When adopting a new name for a product or service, it is difficult to understate the importance of conducting a clearance search to determine whether the name of the product or service is available for use and registration. A comprehensive clearance search looks for confusingly similar variations of a proposed mark in the federal trademark registry, state trademark registries, common law uses, and online/website uses of similar marks. Regardless of whether a business plans to file a trademark application for a product or service, a clearance search should be considered part of the process when selecting a product/service name.
Although companies and businesses, and in particular smaller businesses, think the cost for a comprehensive clearance search is onerous and ultimately not worthwhile, those businesses should consider and understand that the costs associated with the risks of not conducting a search can greatly exceed the costs for conducting a comprehensive clearance.
Consider Taylor Swift’s current legal battle with a Long Island-based computer company. In 2018, Taylor Swift launched a software application named “The Swift Life.” The software application was meant to provide a platform which would allow fans of Taylor Swift to connect with the singer and allow for an interactive community.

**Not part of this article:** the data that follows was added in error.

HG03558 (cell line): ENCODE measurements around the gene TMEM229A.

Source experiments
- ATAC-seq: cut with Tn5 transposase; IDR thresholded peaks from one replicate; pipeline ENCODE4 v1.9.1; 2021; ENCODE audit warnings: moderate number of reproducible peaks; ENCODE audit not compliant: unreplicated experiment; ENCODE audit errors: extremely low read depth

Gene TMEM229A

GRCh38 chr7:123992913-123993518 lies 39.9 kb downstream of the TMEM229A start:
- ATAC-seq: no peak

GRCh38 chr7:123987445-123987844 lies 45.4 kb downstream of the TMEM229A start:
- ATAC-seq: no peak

However, in 2007 SwiftLife Computer Services (“Swiftlife Inc.”) filed a federal trademark application for the mark SWIFTLIFE covering “consulting services in the field of design, selection, implementation and use of computer hardware and software systems for others; design of homepages and websites; repair of computer software; repair of damaged computer programs” (Registration No. 3368913). This application registered in January 2008.
In 2018, Swiftlife Inc. filed a lawsuit against Taylor Swift alleging that the use of SWIFTLIFE with the aforementioned software application infringes SwiftLife’s registered trademark. Taylor Swift responded to the lawsuit by filing a motion to dismiss. However, the motion to dismiss was denied and Taylor Swift was forced to answer the lawsuit. As of the date of this article, the lawsuit remains pending.
It is unclear whether a search was conducted prior to the adoption and use of SWIFTLIFE. However, the SWIFTLIFE lawsuit highlights a risk that companies take when they do not conduct a comprehensive clearance search before using a new name for a product or service. A comprehensive search should find federal trademark registrations and common law uses of similar trademarks on similar goods/services and can act as a gauge to determine the availability of a mark with certain goods/services. By conducting a search, a business can make an educated decision regarding the risks associated with adopting or using a name or trademark. However, without conducting a clearance search, a business subjects itself to unknown risks and possible legal action by third parties.
Although there is a cost associated with a comprehensive search, which generally occurs at the beginning of a business cycle, businesses should consider the costs associated with the risks they are taking by not conducting the search. Responding to a cease and desist letter, answering a lawsuit, or the time and cost associated with rebranding a product/service are each undoubtedly more expensive than the cost for conducting a clearance search. As such, when selecting a new name for a product or service, it is good practice and can be more cost-effective in the long run to conduct a clearance search at the beginning of the product/service development cycle.